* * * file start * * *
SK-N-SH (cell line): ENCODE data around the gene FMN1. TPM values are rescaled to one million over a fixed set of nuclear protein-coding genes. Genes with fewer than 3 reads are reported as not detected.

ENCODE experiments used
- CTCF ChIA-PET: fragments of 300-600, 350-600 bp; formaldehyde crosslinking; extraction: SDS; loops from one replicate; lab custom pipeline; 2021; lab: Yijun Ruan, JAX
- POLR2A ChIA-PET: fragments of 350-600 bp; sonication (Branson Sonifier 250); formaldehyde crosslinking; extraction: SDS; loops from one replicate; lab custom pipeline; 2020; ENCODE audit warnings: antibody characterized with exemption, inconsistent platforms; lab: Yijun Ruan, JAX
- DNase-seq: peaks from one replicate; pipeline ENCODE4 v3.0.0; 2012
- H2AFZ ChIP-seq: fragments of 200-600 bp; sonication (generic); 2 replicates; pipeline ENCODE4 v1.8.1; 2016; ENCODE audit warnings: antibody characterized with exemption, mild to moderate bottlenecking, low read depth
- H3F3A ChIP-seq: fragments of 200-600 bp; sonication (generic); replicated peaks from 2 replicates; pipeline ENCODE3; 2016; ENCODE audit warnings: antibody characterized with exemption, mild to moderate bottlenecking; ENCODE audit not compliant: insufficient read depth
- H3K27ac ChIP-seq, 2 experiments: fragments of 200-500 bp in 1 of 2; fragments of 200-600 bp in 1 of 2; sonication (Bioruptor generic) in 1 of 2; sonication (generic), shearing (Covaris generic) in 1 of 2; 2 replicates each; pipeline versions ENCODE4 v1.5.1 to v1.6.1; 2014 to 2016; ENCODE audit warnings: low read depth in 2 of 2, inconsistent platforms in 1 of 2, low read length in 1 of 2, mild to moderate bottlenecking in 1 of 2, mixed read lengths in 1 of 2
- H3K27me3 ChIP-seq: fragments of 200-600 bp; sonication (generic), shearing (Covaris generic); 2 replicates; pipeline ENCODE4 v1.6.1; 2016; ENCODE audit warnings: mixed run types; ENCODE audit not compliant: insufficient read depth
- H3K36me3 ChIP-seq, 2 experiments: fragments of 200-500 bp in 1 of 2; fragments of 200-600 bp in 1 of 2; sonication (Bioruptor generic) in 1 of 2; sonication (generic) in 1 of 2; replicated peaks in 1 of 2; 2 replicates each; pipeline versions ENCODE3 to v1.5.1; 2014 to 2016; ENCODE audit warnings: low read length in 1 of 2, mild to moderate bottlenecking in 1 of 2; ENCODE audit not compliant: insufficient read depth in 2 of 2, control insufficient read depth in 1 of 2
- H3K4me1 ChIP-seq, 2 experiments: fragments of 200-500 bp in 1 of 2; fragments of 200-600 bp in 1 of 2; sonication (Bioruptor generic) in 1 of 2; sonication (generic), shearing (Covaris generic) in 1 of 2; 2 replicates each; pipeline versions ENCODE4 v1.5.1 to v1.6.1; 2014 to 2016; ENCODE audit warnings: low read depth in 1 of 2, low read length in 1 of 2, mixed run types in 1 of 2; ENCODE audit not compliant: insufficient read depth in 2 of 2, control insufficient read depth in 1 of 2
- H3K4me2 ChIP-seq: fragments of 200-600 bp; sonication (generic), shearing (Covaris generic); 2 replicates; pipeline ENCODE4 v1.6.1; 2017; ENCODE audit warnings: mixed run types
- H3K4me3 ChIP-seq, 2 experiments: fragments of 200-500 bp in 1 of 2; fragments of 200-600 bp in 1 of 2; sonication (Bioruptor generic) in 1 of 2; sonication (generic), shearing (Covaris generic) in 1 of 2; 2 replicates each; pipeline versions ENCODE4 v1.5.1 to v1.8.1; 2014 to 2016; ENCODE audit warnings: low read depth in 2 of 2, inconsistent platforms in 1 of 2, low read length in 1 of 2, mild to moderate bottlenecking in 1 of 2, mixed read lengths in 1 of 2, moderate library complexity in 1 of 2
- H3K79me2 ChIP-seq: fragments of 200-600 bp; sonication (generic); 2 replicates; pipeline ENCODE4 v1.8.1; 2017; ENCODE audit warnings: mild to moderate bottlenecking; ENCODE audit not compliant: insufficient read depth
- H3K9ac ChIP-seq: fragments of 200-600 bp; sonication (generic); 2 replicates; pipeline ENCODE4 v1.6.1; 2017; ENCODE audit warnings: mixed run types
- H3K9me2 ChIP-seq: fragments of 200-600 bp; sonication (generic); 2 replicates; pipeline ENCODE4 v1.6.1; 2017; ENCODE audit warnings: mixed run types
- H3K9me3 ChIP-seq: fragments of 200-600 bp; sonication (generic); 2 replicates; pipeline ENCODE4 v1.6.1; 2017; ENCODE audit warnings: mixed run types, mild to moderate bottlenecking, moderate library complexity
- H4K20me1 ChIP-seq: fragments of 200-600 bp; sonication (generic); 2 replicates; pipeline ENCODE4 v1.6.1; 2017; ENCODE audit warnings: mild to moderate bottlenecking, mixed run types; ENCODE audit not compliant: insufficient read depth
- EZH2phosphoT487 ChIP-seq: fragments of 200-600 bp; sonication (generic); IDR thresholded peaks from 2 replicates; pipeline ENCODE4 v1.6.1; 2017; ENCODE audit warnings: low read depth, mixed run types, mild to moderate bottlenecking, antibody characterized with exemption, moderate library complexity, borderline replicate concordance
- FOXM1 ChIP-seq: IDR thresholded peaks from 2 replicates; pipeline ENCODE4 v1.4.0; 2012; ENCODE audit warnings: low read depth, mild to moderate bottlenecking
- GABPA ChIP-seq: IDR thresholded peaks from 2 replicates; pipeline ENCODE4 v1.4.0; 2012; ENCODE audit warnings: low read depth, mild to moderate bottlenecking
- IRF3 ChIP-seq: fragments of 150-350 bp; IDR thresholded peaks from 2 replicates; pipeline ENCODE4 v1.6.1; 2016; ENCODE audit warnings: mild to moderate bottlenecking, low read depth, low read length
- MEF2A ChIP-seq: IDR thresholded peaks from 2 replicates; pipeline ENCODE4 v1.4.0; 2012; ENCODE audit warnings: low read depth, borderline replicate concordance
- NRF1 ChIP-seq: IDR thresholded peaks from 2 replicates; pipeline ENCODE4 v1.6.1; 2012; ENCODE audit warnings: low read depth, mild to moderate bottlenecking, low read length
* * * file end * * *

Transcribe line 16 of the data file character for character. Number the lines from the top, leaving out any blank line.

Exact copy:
- H3K9me2 ChIP-seq: fragments of 200-600 bp; sonication (generic); 2 replicates; pipeline ENCODE4 v1.6.1; 2017; ENCODE audit warnings: mixed run types